literally involving flashing people at the beach; and Adam Onishi, talking about the designer-developer relationship and how to improve this.
Again, the standard of this session was excellent. I was on the edge of my seat with my poor brain really struggling to keep up with the sheer level of information and inspiration. This is a great initiative from John, and I would really love to see more conferences pick up on this format.
I went to Brighton expecting to meet two colleagues there for the Simpleweb road-trip, but except for that I only knew a few people going, most of which I hadn't met in person yet. I'm a bit shy at times, but was definitely hoping to meet a few new people.
Reasons to be Creative did a really great job of facilitating socialising. There was a two-hour gap between the penultimate talk of the day and the final evening session, affording time to head out and eat/get changed/have a shower/walk the dog/whatever. This ensured mostly everyone was brought back together by the end of the day, and with cheap drinks at the bar afterwards, as well as an excellent pub less than a thirty-second walk away, the area was buzzing with conference attendees. I met so many great people and this has definitely been the best conference I've been to so far in terms of the social aspect. Some of us headed to the beach after the pub closed, which seemed like an excellent idea after a few. Maybe not so much the day afterwards for some of us; hence the alternate title: What happens in Brighton stays in Brighton.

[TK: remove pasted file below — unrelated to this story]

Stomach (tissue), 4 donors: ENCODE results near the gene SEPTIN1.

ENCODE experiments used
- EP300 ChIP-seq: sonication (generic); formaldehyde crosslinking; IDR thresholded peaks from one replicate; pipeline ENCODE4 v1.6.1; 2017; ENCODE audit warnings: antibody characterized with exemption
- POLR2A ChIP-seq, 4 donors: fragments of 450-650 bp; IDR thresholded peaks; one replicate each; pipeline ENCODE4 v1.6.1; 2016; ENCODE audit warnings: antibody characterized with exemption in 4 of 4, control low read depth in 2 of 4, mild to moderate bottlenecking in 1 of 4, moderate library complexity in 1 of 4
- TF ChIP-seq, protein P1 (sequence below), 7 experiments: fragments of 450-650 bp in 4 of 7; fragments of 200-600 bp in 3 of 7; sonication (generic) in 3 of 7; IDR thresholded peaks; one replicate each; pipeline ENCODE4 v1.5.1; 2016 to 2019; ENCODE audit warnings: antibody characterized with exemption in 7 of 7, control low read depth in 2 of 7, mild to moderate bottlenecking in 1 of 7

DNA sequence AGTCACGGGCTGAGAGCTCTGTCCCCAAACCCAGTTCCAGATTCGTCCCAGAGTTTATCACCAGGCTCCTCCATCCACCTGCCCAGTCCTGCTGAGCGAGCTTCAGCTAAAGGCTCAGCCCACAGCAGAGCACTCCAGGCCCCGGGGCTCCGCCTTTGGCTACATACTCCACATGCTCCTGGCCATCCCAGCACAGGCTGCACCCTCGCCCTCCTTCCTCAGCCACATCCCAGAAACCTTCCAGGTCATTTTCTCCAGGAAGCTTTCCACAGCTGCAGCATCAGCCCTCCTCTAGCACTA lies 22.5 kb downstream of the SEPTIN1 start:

Thank you, Brighton. Thank you, John. Thank you, Reasons speakers and attendees. You've been wonderful, and I'll most definitely be back. Next time I'm staying for dConstruct too – it was apparently a stonker.